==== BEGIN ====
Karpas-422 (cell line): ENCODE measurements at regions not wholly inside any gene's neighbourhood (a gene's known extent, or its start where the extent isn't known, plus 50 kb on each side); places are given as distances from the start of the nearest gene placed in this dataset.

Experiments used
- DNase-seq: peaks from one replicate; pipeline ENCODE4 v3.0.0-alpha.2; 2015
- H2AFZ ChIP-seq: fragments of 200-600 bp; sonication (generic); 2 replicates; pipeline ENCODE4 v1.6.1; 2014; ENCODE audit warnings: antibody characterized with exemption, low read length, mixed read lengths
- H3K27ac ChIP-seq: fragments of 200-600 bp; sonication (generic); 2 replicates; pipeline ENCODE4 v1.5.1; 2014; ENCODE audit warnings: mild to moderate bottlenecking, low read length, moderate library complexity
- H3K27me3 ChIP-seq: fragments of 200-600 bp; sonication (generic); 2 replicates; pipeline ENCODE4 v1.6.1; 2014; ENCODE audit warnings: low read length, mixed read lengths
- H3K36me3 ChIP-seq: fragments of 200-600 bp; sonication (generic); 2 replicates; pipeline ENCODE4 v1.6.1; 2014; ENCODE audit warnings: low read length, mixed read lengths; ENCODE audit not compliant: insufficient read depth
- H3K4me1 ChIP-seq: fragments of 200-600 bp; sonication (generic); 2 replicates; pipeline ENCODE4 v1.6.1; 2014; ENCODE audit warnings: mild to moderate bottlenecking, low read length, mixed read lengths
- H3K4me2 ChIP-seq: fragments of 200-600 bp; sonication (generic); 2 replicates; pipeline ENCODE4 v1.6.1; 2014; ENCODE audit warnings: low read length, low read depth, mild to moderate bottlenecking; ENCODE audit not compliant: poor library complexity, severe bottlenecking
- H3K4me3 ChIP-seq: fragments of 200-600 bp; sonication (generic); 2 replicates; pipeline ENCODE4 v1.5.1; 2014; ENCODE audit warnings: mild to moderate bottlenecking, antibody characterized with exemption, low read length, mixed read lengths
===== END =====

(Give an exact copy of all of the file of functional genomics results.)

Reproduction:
Karpas-422 (cell line): ENCODE measurements at regions not wholly inside any gene's neighbourhood (a gene's known extent, or its start where the extent isn't known, plus 50 kb on each side); places are given as distances from the start of the nearest gene placed in this dataset.

Experiments used
- DNase-seq: peaks from one replicate; pipeline ENCODE4 v3.0.0-alpha.2; 2015
- H2AFZ ChIP-seq: fragments of 200-600 bp; sonication (generic); 2 replicates; pipeline ENCODE4 v1.6.1; 2014; ENCODE audit warnings: antibody characterized with exemption, low read length, mixed read lengths
- H3K27ac ChIP-seq: fragments of 200-600 bp; sonication (generic); 2 replicates; pipeline ENCODE4 v1.5.1; 2014; ENCODE audit warnings: mild to moderate bottlenecking, low read length, moderate library complexity
- H3K27me3 ChIP-seq: fragments of 200-600 bp; sonication (generic); 2 replicates; pipeline ENCODE4 v1.6.1; 2014; ENCODE audit warnings: low read length, mixed read lengths
- H3K36me3 ChIP-seq: fragments of 200-600 bp; sonication (generic); 2 replicates; pipeline ENCODE4 v1.6.1; 2014; ENCODE audit warnings: low read length, mixed read lengths; ENCODE audit not compliant: insufficient read depth
- H3K4me1 ChIP-seq: fragments of 200-600 bp; sonication (generic); 2 replicates; pipeline ENCODE4 v1.6.1; 2014; ENCODE audit warnings: mild to moderate bottlenecking, low read length, mixed read lengths
- H3K4me2 ChIP-seq: fragments of 200-600 bp; sonication (generic); 2 replicates; pipeline ENCODE4 v1.6.1; 2014; ENCODE audit warnings: low read length, low read depth, mild to moderate bottlenecking; ENCODE audit not compliant: poor library complexity, severe bottlenecking
- H3K4me3 ChIP-seq: fragments of 200-600 bp; sonication (generic); 2 replicates; pipeline ENCODE4 v1.5.1; 2014; ENCODE audit warnings: mild to moderate bottlenecking, antibody characterized with exemption, low read length, mixed read lengths